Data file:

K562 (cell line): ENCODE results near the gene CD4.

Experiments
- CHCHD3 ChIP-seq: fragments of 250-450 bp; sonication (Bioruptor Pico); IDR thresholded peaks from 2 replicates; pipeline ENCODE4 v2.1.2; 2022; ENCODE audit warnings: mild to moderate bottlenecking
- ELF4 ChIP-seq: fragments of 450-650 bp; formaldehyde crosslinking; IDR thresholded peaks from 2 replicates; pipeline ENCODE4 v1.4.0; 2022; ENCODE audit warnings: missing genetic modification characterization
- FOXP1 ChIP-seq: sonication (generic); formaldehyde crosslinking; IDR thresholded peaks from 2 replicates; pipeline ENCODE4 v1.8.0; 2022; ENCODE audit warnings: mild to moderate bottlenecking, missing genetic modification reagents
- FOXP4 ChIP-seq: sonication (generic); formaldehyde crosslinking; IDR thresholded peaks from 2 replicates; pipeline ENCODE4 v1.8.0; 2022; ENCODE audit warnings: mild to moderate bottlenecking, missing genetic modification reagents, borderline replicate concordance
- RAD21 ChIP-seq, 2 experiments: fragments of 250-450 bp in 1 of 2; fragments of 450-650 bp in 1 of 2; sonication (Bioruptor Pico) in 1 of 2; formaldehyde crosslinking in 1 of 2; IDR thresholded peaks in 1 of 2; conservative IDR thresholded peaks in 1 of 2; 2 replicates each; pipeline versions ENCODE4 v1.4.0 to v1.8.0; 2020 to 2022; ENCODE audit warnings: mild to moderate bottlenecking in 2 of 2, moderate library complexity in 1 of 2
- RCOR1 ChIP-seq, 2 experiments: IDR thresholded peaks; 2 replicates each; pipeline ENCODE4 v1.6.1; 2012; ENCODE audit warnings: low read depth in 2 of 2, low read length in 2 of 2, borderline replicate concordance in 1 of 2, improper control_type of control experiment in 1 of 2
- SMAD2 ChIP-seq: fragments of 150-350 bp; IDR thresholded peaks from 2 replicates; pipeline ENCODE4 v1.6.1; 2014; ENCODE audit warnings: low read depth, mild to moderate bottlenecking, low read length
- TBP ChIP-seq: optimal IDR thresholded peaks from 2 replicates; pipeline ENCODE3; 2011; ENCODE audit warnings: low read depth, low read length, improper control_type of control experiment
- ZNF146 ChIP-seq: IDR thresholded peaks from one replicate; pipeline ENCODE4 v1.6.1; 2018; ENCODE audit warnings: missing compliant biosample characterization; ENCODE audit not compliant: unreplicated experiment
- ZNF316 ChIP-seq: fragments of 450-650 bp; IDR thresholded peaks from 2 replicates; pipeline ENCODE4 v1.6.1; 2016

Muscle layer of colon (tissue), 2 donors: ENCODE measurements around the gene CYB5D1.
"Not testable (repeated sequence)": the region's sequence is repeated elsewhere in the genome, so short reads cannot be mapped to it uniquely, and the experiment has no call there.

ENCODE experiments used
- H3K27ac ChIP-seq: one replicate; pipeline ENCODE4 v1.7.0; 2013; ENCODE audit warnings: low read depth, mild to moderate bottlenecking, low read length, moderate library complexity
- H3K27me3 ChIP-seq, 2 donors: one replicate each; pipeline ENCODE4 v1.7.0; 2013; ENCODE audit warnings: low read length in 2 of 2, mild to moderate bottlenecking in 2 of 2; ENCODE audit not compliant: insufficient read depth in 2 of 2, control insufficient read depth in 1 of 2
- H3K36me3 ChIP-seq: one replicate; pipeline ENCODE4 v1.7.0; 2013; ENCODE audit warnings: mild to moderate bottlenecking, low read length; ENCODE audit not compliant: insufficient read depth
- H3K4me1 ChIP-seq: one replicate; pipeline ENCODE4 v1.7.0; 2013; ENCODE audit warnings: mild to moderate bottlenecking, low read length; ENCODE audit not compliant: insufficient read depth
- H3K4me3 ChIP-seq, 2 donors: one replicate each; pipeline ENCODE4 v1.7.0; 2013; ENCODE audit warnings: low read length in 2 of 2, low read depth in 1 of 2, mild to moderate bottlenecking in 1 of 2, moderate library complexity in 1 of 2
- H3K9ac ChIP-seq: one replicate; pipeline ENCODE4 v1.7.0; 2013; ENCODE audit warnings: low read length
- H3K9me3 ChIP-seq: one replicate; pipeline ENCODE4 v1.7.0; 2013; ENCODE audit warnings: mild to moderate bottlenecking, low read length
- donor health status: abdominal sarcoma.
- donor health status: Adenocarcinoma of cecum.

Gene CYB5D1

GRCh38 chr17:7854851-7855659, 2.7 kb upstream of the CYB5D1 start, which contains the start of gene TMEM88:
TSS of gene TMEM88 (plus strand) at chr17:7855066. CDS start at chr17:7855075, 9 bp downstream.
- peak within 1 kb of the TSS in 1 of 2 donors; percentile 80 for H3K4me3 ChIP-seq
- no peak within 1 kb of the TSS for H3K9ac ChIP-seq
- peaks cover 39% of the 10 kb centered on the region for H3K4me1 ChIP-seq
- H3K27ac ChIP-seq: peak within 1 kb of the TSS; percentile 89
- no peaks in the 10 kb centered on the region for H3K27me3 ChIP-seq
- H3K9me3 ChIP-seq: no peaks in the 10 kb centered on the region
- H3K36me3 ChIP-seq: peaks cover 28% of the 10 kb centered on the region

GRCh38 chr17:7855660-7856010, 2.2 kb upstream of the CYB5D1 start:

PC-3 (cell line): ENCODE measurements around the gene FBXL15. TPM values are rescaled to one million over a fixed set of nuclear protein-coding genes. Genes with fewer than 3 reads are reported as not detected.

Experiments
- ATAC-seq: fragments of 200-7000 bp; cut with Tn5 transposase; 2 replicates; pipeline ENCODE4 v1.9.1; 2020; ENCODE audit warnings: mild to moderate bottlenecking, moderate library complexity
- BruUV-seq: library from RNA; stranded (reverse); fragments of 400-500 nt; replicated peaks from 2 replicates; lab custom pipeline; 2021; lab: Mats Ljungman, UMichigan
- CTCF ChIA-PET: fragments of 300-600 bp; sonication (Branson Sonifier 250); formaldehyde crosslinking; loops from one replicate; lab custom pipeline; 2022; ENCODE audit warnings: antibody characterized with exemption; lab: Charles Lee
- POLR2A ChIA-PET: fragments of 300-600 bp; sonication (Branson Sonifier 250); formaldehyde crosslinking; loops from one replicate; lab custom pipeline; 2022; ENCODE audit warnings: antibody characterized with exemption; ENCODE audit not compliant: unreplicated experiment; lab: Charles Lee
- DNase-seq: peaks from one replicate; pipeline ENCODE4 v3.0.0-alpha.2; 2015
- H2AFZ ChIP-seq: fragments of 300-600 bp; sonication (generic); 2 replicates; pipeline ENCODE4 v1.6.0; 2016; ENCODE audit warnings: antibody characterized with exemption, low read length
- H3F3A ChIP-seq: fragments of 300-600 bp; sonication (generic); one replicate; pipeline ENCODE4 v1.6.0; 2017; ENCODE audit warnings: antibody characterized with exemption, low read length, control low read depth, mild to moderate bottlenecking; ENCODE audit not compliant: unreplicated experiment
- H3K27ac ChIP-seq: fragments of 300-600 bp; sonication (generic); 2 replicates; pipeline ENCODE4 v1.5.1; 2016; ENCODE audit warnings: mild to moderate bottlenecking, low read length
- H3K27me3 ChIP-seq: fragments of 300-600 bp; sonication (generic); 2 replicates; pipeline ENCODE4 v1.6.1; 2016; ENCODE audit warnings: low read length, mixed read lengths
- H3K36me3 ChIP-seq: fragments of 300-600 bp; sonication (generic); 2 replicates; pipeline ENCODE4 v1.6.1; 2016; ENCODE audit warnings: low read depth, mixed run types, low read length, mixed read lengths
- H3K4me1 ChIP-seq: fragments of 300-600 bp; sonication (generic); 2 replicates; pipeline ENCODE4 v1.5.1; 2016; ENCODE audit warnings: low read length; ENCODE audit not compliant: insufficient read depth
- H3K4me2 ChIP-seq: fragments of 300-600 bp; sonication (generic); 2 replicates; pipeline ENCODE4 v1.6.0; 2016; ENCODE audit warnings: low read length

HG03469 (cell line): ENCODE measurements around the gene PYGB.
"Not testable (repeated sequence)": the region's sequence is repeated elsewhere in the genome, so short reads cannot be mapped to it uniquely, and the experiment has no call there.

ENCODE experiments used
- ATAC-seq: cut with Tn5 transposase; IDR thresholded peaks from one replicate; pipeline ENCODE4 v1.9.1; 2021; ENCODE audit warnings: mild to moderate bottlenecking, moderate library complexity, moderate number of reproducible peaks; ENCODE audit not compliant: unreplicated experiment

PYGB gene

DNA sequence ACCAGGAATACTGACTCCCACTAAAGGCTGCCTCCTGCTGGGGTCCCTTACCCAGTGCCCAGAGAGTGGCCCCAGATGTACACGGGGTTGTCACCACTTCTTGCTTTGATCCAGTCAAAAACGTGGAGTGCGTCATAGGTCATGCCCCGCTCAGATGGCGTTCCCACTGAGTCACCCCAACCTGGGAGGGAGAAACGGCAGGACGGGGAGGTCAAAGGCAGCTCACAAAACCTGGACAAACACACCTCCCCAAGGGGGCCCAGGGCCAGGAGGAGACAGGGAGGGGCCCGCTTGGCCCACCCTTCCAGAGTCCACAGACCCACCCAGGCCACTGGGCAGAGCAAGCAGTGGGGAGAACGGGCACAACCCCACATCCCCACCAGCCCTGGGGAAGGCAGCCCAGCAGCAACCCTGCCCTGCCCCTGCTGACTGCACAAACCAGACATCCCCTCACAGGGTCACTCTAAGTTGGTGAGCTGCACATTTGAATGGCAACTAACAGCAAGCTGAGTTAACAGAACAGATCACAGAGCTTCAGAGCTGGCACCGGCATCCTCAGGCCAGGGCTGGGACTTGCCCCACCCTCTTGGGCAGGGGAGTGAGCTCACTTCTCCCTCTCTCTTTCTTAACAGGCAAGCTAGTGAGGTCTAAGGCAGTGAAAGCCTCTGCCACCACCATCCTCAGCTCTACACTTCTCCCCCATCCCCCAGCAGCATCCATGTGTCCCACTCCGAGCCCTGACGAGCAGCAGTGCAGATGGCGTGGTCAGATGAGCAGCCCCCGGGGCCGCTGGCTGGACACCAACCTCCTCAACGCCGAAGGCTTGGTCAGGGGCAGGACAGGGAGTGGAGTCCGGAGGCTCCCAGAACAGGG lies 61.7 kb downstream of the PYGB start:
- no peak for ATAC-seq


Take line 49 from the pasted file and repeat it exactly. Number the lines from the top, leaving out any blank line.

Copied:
- H3K4me2 ChIP-seq: fragments of 300-600 bp; sonication (generic); 2 replicates; pipeline ENCODE4 v1.6.0; 2016; ENCODE audit warnings: low read length